THREE GENERATIONS (L-R) Michael Strasburger, his mother Laurel, grandfather Bob, grandmother Dorothea, father Roger and Michael’s wife, Jessica. The Strasburgers' farm goes back to the late 1800s and a parcel of land that Laurel Strasburger’s great-great grandmother purchased. © Michael Strasburger

Reaping the Benefits of Conservation

Michael, who studied agricultural economics at Purdue University, introduced conservation agriculture practices to Strasburger Farms in 2014.

No-till initially appealed to the Strasburgers for financial reasons. “Economically, it makes a ton of sense to do conservation practices,” says Michael. “We don’t need as much hired manpower, not as much fuel. It shows when we run the numbers. And as we focus on our soil health, we can become much more resilient.”

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Resiliency is important, says Michael, because the Strasburgers have seen increasing extremes in rainfall over the past few years, with heavy rains early in the season and dry weather in late summer. “I think here in Indiana we’ll continue to get these big, heavy rains in May and June, which can cause ponding and flooding, those sorts of issues,” he says. “That’s why we’ve got to manage our fields differently than we did years ago.”

After early successes with conservation practices on lands they owned, the Strasburgers began working with their landowners to expand the practices to the rented lands. Today, nearly 100 percent of the acres they farm are no-till, and about 30 percent is planted in cover crop rotations. In the next five years, Michael plans to work with his landowners to double the amount of cover crop acres.

“The Strasburgers and their landowners are making an impact far beyond their farm,” says Mike Dunn, director of freshwater conservation for The Nature Conservancy in Indiana. “Indiana, Iowa and Illinois have the highest proportion of rented farmland and the highest levels of nitrogen runoff in the Mississippi River Basin.”

Each year massive amounts of nitrogen and phosphorous from sewage treatment plants, farms and other sources run off into the 31-state Mississippi River Basin, posing health hazards to people and wildlife, raising water treatment costs, and contributing to the annual Gulf of Mexico dead zone.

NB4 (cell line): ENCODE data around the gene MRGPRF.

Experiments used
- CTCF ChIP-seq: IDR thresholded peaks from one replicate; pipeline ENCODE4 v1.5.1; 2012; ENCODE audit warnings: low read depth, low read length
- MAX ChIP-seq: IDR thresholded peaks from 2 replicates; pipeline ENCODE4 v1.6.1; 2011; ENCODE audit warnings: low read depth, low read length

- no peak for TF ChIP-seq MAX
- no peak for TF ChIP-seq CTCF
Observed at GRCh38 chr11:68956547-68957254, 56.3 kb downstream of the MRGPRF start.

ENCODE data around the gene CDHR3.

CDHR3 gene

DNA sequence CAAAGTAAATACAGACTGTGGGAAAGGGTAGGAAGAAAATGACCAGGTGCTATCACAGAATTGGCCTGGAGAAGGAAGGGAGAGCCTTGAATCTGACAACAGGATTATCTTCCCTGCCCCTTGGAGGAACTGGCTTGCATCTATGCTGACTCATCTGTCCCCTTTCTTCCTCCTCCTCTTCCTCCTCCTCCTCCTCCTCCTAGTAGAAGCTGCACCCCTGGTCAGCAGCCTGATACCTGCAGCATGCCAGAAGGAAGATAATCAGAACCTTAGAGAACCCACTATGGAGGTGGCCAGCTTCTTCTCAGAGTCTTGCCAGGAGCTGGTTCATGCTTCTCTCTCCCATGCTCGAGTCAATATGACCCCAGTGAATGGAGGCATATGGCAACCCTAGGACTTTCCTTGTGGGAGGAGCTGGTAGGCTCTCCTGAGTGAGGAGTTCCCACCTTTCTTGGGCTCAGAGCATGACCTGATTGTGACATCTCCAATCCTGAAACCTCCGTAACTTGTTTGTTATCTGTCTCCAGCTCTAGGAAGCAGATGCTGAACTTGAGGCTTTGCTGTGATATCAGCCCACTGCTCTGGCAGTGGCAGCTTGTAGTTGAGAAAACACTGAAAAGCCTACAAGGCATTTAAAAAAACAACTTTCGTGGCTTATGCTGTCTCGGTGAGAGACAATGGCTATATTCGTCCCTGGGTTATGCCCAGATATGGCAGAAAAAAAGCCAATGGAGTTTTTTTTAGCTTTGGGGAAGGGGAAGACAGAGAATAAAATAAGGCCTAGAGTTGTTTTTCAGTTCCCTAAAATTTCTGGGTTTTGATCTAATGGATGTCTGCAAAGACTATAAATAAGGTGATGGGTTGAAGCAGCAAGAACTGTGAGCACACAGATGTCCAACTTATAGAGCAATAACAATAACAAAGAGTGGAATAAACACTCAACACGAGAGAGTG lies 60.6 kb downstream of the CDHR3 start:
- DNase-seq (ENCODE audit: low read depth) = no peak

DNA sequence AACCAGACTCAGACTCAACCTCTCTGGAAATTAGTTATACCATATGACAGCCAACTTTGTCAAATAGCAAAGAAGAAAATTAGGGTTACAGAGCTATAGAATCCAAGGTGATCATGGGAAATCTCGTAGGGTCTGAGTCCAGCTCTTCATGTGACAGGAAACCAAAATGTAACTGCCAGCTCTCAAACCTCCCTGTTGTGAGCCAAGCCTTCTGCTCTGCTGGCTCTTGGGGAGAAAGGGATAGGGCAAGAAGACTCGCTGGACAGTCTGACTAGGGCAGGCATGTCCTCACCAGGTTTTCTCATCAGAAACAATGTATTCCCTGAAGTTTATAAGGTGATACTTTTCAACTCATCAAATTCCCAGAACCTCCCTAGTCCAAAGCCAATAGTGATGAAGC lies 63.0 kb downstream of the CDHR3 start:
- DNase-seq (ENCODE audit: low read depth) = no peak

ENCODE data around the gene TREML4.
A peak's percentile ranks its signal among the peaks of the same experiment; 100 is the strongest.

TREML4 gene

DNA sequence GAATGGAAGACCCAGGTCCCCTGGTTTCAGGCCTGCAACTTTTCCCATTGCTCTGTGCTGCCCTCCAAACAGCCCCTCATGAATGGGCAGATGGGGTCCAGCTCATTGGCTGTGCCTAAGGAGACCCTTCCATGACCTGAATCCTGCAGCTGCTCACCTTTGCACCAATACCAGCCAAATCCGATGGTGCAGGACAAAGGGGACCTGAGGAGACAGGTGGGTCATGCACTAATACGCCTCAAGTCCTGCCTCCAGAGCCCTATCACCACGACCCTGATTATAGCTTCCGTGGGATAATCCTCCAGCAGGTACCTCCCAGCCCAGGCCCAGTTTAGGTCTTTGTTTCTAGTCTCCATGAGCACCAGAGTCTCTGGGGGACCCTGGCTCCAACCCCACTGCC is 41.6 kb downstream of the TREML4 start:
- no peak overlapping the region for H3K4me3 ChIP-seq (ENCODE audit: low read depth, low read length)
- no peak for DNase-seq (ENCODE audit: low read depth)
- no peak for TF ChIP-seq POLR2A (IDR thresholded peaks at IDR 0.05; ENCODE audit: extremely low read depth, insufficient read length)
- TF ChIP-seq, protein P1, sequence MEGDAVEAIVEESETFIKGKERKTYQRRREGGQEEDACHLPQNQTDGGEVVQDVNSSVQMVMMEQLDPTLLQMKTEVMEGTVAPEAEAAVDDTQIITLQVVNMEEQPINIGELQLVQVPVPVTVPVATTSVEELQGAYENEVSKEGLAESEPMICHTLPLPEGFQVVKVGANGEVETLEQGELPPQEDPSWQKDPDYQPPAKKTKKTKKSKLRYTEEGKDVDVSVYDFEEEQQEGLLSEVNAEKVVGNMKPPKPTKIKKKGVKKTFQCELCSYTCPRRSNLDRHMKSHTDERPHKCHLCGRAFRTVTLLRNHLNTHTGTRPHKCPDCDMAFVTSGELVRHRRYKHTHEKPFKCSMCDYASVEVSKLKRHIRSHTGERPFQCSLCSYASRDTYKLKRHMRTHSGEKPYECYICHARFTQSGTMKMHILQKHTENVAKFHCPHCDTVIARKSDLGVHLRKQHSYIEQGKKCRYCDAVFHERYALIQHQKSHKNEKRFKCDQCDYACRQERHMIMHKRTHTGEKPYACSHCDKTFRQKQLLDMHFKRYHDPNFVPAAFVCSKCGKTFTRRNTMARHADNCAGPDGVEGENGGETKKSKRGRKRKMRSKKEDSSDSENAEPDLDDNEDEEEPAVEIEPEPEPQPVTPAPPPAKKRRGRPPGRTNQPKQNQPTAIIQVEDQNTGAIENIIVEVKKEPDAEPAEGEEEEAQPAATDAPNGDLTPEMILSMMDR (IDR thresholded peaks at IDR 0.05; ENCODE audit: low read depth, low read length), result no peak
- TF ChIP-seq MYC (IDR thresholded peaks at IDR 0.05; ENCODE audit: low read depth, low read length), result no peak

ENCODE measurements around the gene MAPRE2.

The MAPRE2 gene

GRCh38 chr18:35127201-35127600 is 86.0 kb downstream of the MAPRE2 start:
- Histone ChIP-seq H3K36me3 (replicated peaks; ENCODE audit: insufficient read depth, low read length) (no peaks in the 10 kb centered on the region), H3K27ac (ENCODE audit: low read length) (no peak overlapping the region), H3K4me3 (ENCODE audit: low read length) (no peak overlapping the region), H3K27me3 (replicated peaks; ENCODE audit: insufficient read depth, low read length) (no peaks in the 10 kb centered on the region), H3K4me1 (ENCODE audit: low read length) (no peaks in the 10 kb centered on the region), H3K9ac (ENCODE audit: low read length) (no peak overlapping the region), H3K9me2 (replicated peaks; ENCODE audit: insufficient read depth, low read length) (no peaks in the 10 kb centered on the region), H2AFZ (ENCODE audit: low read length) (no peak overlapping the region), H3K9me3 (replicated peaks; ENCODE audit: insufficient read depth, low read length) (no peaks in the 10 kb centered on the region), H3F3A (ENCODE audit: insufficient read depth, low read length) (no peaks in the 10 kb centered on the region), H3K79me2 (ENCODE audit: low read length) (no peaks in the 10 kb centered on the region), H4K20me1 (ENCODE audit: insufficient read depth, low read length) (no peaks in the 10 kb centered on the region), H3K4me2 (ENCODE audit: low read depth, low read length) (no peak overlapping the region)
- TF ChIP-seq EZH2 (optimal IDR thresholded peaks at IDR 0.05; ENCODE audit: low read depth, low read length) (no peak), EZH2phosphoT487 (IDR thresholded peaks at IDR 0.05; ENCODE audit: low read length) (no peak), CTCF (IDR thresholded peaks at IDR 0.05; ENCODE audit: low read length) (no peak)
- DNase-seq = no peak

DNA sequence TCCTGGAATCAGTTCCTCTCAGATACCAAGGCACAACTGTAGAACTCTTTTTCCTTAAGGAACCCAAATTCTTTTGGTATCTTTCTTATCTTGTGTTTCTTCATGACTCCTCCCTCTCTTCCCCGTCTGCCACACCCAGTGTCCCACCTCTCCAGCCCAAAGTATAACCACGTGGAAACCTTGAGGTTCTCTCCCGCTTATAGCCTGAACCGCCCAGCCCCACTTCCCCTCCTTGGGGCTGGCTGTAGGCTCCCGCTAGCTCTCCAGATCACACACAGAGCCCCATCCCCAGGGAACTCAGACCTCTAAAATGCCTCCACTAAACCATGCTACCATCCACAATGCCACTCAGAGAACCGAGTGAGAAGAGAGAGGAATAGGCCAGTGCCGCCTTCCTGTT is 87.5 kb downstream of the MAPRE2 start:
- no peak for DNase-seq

“When farmers like the Strasburgers and their landowners collaborate on conservation agriculture, they are not only investing in the long-term viability of their soil and farm, but they’re helping to ensure clean water supplies here and all the way down to the Gulf,” says Mike.

Quote: Jessica Strasburger

We’re working on changing the narrative about our farm so we can sell our environmental stewardship to landlords as an added benefit.

Co-owner of Strasburger Farms in Indiana

Nurturing Trust for Conservation

As with any relationship, the Strasburgers have found that nurturing trust is key to collaborating with the landowners on conservation practices for the long term.

“One of our landlords, we’ve been with him for more than 30 years,” says Michael. “Things are good with him, and we have been able to renegotiate our lease every year. We are doing no-till and cover cropping on his land because he gets it, and we want to be there for the long term.”

The Strasburgers are committed to demonstrating that consistent use of conservation practices yields a stronger farm operation, healthier soils, improved resilience and increased investment security.

“We’re working on changing the narrative about our farm so we can sell our environmental stewardship to landlords as an added benefit,” says Jessica. “I know I want my family to have quality farm ground for the next generations here. I want us to leave it better than when we got it. We want to be the best stewards possible to encourage a healthy environment around us. We want that for everyone.”